are with a little over 6100, super green account. a nice growth rate there. we have been out in the community with our communications team support, extensively over this past year. over a million enrollment notices, 180 separate organizations were contacted, over 35 neighborhood organizations presentations, we've got a lot going on with multilingual, out door and news ad campaign, community events, really a very active engagement with the community over the course of the past year. our energy sales went from 560,000 mwh to over 2 million mwh of clean energy sold in san francisco. our revenues from 40 million, at the start of the year, to one 66 million. really a substantial growth in this
program. we've had some serious work folio and peer care meant activity as well. we have energy portfolio that was 48% california verified renewables was one 2018. we are expecting to deliver a portfolio that is 50% california certified renewable in 2019. an increase there. with our procurement efforts we have produced san francisco's electric sector greenhouse emissions from 80% from 1990 levels. that is 435,000 metric tons of co2. our focus now given all of those accomplishments is going to be programs. we did significantly expand our net energy metering of our program with more than
8400, excuse me, 8400 customer account i we launched our pink day pricing program. that was our new pilot program for large commercial customers this year. and now we are as a staff group keep that operation record going and turn our focus towards programs. i look forward to continuing our updates, but on a less frequent basis you will hear from you next august. i want to thank you and the clean power sf team for the work that got us to this point. enke. >> congratulations, that is a great report. i would love to hear in august about some of the thinking on the programs, a little deeper dive on what that actually means and some of the jobs. i don't want to lose sight of that goal for this program, some of the job creation goals, and i know there has been quite a bit of job creation within the puc but what is happening out in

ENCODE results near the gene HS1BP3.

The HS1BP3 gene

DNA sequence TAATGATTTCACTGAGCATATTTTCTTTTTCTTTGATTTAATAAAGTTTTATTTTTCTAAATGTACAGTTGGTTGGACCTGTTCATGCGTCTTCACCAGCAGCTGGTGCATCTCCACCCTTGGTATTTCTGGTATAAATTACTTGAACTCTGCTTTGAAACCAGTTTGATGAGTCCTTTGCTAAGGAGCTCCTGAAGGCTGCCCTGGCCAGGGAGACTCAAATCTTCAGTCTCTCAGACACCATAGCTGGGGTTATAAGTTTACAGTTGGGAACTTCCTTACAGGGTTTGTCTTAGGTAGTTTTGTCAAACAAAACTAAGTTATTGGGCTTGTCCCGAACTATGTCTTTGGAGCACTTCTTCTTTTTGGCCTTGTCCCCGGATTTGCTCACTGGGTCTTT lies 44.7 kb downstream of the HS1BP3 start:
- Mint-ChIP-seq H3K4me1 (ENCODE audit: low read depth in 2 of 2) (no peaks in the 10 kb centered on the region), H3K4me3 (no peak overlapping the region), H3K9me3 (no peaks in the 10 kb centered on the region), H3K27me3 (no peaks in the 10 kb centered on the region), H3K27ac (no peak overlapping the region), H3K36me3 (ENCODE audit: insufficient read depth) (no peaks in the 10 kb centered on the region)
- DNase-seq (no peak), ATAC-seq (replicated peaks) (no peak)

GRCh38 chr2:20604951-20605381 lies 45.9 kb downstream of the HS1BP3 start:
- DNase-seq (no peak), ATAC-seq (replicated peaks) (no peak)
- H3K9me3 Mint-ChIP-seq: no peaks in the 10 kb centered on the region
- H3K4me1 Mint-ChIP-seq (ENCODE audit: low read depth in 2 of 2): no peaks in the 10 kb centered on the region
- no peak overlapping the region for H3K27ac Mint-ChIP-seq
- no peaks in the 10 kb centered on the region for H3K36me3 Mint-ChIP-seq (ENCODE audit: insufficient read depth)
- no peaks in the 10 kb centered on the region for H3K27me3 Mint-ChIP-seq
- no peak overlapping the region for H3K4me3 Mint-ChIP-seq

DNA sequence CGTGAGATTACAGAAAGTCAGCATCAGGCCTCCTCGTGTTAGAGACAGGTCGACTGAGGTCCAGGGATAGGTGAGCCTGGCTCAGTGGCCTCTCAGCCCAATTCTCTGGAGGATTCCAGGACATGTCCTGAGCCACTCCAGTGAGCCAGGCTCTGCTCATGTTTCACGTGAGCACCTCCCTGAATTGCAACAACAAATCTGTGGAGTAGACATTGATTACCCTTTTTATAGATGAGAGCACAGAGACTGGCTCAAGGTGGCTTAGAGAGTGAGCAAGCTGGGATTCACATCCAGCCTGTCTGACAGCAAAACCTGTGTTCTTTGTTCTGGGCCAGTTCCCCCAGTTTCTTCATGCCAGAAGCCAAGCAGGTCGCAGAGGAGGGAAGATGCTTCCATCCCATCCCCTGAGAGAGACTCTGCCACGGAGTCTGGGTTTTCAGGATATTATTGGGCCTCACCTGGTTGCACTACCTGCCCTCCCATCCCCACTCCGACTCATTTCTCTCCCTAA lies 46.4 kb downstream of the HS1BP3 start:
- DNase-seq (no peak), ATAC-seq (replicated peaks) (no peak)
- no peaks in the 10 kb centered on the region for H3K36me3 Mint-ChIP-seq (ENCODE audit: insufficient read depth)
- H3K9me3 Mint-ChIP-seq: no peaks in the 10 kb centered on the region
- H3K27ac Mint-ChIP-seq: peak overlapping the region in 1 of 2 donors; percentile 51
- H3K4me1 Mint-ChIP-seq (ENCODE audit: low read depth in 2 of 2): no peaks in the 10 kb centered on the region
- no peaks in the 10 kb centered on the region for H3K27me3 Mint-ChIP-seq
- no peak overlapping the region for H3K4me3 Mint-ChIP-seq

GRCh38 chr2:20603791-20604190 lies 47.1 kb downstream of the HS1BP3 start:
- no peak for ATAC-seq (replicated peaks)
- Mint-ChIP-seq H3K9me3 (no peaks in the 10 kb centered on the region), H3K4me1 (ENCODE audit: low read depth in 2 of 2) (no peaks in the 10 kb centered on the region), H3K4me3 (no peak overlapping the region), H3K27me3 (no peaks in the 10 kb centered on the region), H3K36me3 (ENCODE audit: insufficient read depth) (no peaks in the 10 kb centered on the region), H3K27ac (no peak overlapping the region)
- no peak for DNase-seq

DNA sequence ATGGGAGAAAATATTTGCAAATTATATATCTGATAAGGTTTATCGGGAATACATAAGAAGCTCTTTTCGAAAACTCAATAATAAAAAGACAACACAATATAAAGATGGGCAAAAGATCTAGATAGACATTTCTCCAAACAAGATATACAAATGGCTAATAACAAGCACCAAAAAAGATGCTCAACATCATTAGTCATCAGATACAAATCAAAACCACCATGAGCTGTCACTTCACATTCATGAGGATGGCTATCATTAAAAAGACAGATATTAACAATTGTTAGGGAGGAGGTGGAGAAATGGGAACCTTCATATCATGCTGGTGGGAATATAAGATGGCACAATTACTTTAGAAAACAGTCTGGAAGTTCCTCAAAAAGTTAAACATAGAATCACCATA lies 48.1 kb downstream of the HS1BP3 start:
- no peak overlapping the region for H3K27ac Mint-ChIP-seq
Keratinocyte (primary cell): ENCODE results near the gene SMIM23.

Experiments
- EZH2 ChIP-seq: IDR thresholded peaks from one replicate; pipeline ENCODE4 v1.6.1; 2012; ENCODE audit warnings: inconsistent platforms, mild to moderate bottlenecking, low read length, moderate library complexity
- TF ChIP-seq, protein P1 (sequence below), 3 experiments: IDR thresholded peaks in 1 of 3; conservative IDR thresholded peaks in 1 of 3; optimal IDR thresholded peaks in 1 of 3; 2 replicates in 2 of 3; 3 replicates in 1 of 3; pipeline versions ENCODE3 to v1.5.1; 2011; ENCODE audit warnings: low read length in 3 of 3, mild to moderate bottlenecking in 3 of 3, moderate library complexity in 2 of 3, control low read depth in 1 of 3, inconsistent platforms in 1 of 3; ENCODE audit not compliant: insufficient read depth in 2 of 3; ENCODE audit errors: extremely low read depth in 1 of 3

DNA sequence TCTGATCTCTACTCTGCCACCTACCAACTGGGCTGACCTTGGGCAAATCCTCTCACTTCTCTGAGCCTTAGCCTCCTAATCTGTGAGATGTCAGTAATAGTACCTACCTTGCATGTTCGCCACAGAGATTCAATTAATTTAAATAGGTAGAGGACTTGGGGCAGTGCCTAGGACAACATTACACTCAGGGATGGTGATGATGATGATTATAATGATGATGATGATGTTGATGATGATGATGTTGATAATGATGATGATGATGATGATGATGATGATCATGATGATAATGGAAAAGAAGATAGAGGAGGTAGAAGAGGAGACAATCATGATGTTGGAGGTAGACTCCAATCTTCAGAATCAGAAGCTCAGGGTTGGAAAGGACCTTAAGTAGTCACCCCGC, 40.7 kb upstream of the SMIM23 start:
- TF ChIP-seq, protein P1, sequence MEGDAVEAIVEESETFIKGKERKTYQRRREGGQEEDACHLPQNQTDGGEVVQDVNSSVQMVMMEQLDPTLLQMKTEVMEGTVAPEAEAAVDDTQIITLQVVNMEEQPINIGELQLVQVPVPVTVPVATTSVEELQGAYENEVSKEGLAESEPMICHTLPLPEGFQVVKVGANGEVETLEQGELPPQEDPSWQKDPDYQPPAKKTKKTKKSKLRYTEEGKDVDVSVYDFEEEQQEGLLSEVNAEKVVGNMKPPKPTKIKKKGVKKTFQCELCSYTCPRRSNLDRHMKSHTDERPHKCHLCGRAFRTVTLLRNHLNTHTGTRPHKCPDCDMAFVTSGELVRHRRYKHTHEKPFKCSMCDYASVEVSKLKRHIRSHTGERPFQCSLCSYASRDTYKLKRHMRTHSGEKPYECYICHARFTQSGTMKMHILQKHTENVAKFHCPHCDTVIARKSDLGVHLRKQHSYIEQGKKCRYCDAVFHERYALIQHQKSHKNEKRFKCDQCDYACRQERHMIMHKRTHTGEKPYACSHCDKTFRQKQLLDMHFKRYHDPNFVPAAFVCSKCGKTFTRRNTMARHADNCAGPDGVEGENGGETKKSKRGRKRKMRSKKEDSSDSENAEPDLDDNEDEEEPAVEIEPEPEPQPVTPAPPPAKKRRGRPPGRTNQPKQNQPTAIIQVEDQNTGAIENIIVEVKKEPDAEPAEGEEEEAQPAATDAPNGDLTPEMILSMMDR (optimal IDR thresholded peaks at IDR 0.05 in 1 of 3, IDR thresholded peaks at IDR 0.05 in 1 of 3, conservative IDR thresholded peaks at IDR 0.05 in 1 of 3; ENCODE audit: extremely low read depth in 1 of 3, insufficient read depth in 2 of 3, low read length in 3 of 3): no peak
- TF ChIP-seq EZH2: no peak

the field, and even if you can put that out around energy efficiency or go solar, or different programs, if you will, that are projected to generate and create jobs. >> thank you. >> are there any more programs? can you give an example of what you mean by programs? >> sure. we have talked about clean power sf being an opportunity for us to increase the energy efficiency and distributed energy generation that san francisco developed. we talked about additional long-term contracting that will help us on the job front as well as in achieving our clean energy goals. really the programs are intended to be responsive to customer needs. like the peak day pricing program where commercial customers came to us and said, you know we have experience with this kind of a
program we would like clean power sf to have one as well. to see if we can save money on these peak hot days. we stood the program up. we know there are low income customer needs that can be addressed through different kinds of programs we are planning to conduct a community engagement process on equity in particular. so that we can have a strong equity component and the programs that we develop. >> when you say equity, give me an example of what you mean? >> you now, i think a more traditional form is low income rate subsidies for low income customers. it can also be how we address electrification of the transportation sector hear in san francisco. you know, it's not just about buying electric vehicles, if you can afford them. it is about closing out last mile with electrically charged vehicles, scooters,